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770,000-gallon leak at Palmyra residence

Plumber Bill White had a hydrant in his yard connected to a two-inch water line because he wanted the volume. He got it.
The line ruptured at a seam, and the man-made geyser went unnoticed for two to three weeks, jetting 770,000 gallons before being discovered.
How much water is that exactly, and how does one overlook it?
Palmyra’s old water tank (a new one is under construction at Central Barren, see photo, page 2) holds 125,000 gallons. The entire town uses about 350,000 gallons on a busy day (Palmyra Water Co. has about 1,400 customers). It will take about 200,000 gallons to fill the Harrison County YMCA’s two swimming pools. The water that leaked from White’s line weighed 3,080 tons.
That’s not so bad.
It would take 15,000 tons to float the ocean-going icebreaker Kapitan Khlebnikov.
A lot of things can be done with 770,000 gallons. It also costs a lot of money, and White has the bill. It’s a new take on an old adage: Never make an adjustment for a guy who buys his water by the barrel.
The town is charging White the wholesale rate for gallons over his normal usage for a grand total of $1,792. The good news is that the water ran down a sinkhole and not the drain, so it won’t go on White’s sewer bill.
That’s small consolation for White. He said he doesn’t agree with the Palmyra Town Council’s decision.
‘I’m going to pursue other options because I have to,’ he said.
White said surges hit hard at his house which is on the end of a water line. He said the surges result in a ‘hammer effect,’ forcing trapped air to pound against his plumbing after a loss of service, and he feels an exception should be made.
His case is certainly exceptional.
White’s water line is about 450 feet long and leaves the municipal system near Old S.R. 135. White travels to and from his house by way of S.R. 135. However, White and his wife, Nancy, often pace the line during their evening walks.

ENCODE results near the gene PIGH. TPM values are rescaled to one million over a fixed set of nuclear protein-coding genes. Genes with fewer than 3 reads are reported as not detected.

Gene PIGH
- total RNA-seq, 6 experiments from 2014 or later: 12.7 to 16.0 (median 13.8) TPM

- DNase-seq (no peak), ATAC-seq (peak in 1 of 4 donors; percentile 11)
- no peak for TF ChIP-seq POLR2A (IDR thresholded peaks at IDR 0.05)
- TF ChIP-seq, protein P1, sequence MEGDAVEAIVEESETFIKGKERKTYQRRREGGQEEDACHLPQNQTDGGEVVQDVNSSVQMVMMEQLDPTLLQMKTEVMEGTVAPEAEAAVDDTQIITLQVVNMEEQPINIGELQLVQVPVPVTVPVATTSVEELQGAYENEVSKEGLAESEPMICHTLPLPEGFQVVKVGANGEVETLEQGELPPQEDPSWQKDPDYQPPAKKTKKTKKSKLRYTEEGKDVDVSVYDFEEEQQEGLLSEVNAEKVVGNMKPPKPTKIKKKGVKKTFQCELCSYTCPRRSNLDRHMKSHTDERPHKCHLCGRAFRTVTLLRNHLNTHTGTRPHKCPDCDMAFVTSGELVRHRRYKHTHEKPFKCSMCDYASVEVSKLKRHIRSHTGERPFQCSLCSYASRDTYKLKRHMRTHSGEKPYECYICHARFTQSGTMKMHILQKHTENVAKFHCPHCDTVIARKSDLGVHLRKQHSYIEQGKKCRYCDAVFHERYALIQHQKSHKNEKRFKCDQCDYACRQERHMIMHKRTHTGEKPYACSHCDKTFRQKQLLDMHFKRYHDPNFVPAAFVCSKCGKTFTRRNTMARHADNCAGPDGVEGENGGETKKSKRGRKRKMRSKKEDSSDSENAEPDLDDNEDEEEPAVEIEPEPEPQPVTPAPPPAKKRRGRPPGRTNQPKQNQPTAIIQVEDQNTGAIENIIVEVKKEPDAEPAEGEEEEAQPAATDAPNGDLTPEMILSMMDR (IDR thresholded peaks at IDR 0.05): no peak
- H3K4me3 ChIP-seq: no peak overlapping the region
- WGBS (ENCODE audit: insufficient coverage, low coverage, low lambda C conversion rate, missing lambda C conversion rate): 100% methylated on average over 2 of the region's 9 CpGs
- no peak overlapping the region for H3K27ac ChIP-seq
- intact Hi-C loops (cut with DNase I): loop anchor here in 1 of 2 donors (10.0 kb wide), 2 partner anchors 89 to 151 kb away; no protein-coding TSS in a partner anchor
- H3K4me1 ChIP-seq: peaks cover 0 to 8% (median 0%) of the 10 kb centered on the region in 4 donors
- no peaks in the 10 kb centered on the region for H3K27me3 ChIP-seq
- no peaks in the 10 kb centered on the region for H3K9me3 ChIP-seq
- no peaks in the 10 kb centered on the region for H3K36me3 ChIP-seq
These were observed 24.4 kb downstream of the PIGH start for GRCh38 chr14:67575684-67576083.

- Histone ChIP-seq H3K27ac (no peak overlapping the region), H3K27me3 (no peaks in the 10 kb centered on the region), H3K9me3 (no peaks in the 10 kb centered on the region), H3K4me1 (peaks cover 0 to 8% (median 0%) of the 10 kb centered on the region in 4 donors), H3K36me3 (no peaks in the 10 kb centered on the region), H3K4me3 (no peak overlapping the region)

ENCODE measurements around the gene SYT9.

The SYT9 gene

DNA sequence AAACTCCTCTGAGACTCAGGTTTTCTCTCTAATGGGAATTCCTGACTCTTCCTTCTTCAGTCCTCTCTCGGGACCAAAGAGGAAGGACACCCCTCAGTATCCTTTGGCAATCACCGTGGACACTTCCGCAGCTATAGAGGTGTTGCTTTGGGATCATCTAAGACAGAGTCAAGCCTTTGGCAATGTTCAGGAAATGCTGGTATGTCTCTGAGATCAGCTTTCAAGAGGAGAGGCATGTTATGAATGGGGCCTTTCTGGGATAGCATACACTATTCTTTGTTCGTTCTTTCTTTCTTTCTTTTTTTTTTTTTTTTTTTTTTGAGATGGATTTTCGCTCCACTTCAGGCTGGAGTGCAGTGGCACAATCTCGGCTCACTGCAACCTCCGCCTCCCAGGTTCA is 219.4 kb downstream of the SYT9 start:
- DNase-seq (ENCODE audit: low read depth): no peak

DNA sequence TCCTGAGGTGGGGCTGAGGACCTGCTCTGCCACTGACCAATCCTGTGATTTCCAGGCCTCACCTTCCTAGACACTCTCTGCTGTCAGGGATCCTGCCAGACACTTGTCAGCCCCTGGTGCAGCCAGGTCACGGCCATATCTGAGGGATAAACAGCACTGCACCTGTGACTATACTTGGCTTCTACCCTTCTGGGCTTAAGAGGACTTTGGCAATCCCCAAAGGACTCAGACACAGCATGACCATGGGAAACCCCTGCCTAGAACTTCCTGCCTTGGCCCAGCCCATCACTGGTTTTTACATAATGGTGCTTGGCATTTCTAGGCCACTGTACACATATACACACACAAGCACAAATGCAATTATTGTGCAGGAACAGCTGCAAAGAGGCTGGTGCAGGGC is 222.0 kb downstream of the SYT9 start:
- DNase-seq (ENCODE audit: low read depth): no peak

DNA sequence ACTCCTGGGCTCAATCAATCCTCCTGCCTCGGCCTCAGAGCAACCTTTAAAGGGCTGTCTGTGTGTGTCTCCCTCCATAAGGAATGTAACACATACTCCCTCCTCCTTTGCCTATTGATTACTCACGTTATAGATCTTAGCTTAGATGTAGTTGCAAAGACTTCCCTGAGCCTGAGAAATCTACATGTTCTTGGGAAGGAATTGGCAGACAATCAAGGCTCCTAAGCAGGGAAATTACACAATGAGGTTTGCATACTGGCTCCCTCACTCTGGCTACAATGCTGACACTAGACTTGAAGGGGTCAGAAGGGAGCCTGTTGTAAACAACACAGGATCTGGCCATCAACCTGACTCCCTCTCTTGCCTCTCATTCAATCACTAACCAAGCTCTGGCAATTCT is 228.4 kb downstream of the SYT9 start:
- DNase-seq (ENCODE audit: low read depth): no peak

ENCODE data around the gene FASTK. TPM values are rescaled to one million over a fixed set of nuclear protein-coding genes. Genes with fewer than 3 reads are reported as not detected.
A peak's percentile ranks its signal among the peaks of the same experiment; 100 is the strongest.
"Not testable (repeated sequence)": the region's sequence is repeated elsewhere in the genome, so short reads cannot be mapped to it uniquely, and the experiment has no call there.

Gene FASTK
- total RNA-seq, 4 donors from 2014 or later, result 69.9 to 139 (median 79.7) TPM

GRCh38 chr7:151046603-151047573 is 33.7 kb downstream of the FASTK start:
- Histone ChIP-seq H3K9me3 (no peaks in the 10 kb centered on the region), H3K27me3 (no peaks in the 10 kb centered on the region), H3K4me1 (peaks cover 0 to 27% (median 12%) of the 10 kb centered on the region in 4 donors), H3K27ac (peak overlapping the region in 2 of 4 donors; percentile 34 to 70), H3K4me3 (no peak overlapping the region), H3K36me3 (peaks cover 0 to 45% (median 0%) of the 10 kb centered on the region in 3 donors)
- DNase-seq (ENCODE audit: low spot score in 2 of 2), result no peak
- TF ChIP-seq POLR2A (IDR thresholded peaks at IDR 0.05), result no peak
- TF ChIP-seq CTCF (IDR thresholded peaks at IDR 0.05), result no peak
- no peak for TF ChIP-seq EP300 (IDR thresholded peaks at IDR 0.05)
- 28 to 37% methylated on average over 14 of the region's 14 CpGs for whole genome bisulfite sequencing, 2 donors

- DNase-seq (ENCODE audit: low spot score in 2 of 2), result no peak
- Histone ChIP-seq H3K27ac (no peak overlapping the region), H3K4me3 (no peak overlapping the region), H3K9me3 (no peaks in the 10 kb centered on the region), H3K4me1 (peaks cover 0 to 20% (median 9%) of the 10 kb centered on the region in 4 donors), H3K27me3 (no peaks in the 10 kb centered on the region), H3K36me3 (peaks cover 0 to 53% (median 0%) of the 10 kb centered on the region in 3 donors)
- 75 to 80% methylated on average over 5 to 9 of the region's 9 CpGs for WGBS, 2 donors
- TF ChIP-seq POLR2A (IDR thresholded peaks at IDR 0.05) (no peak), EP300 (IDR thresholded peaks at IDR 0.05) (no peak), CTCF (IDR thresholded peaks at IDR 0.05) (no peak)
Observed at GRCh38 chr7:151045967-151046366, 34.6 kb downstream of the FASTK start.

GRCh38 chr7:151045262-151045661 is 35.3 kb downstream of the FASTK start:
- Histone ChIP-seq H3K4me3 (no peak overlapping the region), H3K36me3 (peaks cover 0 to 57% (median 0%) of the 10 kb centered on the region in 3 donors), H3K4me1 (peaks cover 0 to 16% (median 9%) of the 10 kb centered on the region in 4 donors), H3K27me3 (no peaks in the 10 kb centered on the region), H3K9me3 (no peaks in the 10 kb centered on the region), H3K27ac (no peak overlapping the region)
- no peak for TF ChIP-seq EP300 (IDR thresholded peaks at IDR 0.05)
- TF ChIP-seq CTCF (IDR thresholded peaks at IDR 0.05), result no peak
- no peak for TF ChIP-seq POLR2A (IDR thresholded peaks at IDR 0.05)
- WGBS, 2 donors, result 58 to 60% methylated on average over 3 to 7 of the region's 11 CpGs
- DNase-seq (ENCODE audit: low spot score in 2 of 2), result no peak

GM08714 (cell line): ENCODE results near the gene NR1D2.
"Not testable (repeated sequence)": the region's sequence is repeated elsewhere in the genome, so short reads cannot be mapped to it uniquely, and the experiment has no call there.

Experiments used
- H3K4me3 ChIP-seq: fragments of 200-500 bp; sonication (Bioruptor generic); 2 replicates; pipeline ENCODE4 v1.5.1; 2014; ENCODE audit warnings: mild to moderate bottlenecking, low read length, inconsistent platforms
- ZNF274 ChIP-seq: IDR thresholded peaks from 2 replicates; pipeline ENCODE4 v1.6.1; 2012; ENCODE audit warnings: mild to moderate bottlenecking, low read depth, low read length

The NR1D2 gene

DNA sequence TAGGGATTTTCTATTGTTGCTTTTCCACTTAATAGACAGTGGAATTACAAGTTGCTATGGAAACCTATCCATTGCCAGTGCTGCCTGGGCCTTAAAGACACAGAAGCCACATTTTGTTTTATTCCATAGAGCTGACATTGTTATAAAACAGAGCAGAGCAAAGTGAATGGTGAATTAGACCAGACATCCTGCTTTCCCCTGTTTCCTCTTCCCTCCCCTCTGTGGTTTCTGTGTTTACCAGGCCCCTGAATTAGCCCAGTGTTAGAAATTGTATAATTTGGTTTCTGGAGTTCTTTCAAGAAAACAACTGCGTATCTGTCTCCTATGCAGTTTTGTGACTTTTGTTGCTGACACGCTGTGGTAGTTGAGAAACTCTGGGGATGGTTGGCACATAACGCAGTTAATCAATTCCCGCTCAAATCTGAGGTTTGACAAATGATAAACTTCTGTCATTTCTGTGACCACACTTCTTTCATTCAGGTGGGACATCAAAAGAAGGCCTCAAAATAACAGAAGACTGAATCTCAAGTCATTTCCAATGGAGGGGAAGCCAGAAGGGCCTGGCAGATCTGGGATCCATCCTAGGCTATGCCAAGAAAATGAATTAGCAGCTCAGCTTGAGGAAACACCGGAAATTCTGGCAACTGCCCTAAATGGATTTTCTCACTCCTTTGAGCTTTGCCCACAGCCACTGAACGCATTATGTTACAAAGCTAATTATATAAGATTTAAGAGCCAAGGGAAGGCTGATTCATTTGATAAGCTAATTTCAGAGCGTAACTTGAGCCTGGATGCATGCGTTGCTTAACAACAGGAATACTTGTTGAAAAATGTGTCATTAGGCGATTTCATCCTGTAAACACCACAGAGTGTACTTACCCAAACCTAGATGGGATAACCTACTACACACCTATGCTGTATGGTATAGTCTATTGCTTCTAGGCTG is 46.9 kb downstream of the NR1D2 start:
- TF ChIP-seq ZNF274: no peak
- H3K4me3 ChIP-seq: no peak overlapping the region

For several weeks at the time the leak occurred, Nancy was visiting her mother, and White had moved his daily constitutional to his basement treadmill. The house was never without water pressure. When Nancy came home, the Whites resumed their walks and found water welling up from the ground and running to a sinkhole ‘as secretive as could be,’ White said.
The town knew there was a serious leak, but the source hadn’t been pinpointed.
White attended the council’s March 4 meeting and said that Palmyra Water Co. customers are subject to unusually high pressure and surges. He said that his home was particularly at risk by being located at the end of a line.
White also mentioned a recent mishap in which a Palmyra man’s shower head flew off and hit him in the chest.
‘There are people who say, ‘I like that pressure,’ ‘ said Palmyra utilities superintendent Randy Trett, who was familiar with the incident. He also said the shower head wasn’t solidly attached.
‘You’ve got places where you are going to have high pressure. It’s not just us. It’s all water companies,’ he said.
White disagrees.
‘How do you protect the homeowner? How do you protect the little old lady? Old people lose thousands of dollars a year because they don’t know any better,’ he said.
White contends that Palmyra’s water pressure needlessly causes leaks in toilets, sinks and plumbing in general in customers’ homes. He said the town should have sensors to help locate excessive usage, and customers ought to have pressure-reducing valves at their meters.
Town attorney Gordon Ingle said the town’s responsibility is to get the water to the household.
Installing pressure regulators is up to the individual, Trett said.

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